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WebGL Programming Guide: Interactive 3D Graphics Programming with WebGL (OpenGL) 1st Edition

4.5 out of 5 stars 23 customer reviews
ISBN-13: 978-0321902924
ISBN-10: 0321902920
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Editorial Reviews

About the Author

Dr. Kouichi Matsuda has a broad background in user interface and user experience design and its application to novel multimedia products. His work has taken him from product development, through research, and back to development, having spent time at NEC, Sony Corporate Research, and Sony Computer Science Laboratories. He is currently a chief distinguished researcher focused on user experience and human computer interaction across a range of consumer electronics. He was the designer of the social 3D virtual world called “PAW” (personal agent-oriented virtual world), was involved in the development of the VRML97 (ISO/IEC 14772-1:1997) standard from the start, and has remained active in both VRML and X3D communities (precursors to WebGL). He has written 15 books on computer technologies and translated a further 25 into Japanese. His expertise covers user experiences, user interface, human computer interaction, natural language understanding, entertainment-oriented network services, and interface agent systems. Always on the lookout for new and exciting possibilities in the technology space, he combines his professional life with a love of hot springs, sea in summer, wines, and MANGA (at which he dabbles in drawing and illustrations). He received his Ph.D. (Engineering) from the Graduate School of Engineering, University of Tokyo.

Dr. Rodger Lea is an adjunct professor with the Media and Graphics Interdisciplinary Centre at the University of British Columbia, with an interest in systems aspects of multimedia and distributed computing. With more than 20 years of experience leading research groups in both academic and industrial settings, he has worked on early versions of shared 3D worlds, helped define VRML97, developed multimedia operating systems, prototyped interactive digital TV, and led developments on multimedia home networking standards. He has published more than 60 research papers and three books, and he holds 12 patents. His current research explores the growing "Internet of Things," but he retains a passion for all things media and graphics.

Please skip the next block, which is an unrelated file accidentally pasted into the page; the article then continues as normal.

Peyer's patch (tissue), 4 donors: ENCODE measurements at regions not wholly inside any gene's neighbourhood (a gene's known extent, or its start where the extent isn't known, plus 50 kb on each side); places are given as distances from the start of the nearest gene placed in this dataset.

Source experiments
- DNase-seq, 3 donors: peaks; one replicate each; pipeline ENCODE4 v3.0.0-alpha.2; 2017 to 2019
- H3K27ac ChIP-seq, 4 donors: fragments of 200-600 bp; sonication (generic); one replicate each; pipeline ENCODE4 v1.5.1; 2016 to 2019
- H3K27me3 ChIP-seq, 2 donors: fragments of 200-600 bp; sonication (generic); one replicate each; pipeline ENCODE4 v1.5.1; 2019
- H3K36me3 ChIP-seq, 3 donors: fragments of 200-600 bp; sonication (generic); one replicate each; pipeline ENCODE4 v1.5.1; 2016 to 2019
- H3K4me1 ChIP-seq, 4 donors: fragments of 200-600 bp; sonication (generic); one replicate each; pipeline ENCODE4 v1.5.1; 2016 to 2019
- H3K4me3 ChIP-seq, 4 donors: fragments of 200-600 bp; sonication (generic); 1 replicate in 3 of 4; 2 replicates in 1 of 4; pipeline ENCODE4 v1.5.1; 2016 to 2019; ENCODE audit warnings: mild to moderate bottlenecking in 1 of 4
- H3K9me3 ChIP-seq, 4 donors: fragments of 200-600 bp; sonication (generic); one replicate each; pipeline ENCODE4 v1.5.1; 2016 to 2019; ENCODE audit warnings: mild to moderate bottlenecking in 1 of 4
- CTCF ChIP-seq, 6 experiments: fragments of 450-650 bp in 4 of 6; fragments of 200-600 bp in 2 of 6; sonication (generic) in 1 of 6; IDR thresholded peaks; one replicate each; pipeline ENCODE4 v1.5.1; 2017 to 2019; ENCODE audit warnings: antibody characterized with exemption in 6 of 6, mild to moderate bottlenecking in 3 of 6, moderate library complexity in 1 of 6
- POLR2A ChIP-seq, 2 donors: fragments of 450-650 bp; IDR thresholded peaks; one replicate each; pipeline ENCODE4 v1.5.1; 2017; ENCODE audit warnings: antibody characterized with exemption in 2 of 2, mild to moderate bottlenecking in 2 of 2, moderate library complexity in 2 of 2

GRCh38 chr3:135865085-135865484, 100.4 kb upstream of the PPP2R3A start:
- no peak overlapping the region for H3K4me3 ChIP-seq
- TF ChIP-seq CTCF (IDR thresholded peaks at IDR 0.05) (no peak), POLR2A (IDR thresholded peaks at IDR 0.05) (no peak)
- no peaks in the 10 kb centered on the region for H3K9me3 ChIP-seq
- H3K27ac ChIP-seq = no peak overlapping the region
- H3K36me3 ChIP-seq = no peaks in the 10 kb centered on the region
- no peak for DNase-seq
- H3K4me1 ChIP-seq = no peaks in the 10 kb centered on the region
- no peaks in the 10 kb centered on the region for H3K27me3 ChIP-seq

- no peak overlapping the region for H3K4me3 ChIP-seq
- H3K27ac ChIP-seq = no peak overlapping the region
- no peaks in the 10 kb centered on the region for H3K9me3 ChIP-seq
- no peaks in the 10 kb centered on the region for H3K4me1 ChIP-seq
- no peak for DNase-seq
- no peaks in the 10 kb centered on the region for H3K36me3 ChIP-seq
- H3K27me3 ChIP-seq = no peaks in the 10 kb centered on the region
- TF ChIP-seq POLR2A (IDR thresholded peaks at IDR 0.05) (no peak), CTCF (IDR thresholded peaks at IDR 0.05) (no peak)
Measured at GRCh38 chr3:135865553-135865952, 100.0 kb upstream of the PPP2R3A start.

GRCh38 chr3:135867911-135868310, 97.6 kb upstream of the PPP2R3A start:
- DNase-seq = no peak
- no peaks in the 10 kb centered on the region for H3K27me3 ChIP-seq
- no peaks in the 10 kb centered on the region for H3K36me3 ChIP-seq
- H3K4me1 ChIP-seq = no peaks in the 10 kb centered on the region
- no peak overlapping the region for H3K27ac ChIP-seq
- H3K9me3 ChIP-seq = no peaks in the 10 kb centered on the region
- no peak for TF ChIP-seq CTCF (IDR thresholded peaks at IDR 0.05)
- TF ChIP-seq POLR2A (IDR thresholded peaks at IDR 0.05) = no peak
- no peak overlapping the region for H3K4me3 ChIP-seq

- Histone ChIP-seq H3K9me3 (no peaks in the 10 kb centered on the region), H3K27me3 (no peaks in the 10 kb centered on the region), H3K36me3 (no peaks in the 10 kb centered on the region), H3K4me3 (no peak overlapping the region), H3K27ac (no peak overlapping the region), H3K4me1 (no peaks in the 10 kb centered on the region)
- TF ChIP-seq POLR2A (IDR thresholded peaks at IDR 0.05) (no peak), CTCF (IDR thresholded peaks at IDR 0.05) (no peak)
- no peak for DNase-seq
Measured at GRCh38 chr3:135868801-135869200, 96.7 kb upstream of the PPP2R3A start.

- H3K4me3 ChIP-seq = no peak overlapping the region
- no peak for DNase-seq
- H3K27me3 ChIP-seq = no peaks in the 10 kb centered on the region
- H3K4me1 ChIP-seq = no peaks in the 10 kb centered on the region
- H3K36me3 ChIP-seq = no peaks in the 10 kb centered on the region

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Product Details

  • Series: OpenGL
  • Paperback: 600 pages
  • Publisher: Addison-Wesley Professional; 1 edition (July 19, 2013)
  • Language: English
  • ISBN-10: 0321902920
  • ISBN-13: 978-0321902924
  • Product Dimensions: 6.9 x 1.3 x 8.7 inches
  • Shipping Weight: 1.9 pounds (View shipping rates and policies)
  • Average Customer Review: 4.5 out of 5 stars  See all reviews (23 customer reviews)
  • Amazon Best Sellers Rank: #384,008 in Books (See Top 100 in Books)

Customer Reviews

Top Customer Reviews

By Chris E. Hanson on October 21, 2013
Format: Paperback
WebGL is a strange place, with bits of DNA from OpenGL ES, GLSL, JavaScript, HTML5 and slight odor of past explorations like VRML and X3D. The runtime environment is strange, a powerful low-level language (GLSL) that runs inside of a high-level sandbox (browser JavaScript). Adding to the learning curve is the fact that WebGL is based on OpenGL ES, a lean, mean API that forgoes all the training wheels of legacy OpenGL like predefined modelview and projection matrices and fixed function pipelines. The result is a landscape both beautiful, and frightening for a beginner.

In this far-off land, WebGL Programming Guide is going to be your map and survival manual. It starts by showing you the <canvas> bridge between the safe realms of HTML5 and JavaScript and the wilds of WebGL, with simple 2D drawing examples that mimic the HTML5 Canvas. From there it leaps into the jungle, teaching shaders, uniforms and textures, browser event handling, buffer objects, matrices, transforms and animation, views and lighting.

The number of disparate technologies to get under your belt to master WebGL is formidable (though they are C-style languages, JavaScript and GLSL couldn't be more dissimilar) and this book takes you firmly by the hand and leads you over the obstacles and away from the dead-ends to show you how to succeed with WebGL. The writing is good, neither too verbose or concise. The code is tight and elegant, relying on libraries and abstraction layers early on to not overwhelm you with a wall of code, and then peeling back the layers in more advanced chapters to show how everything works and let you take the reins manually if you choose.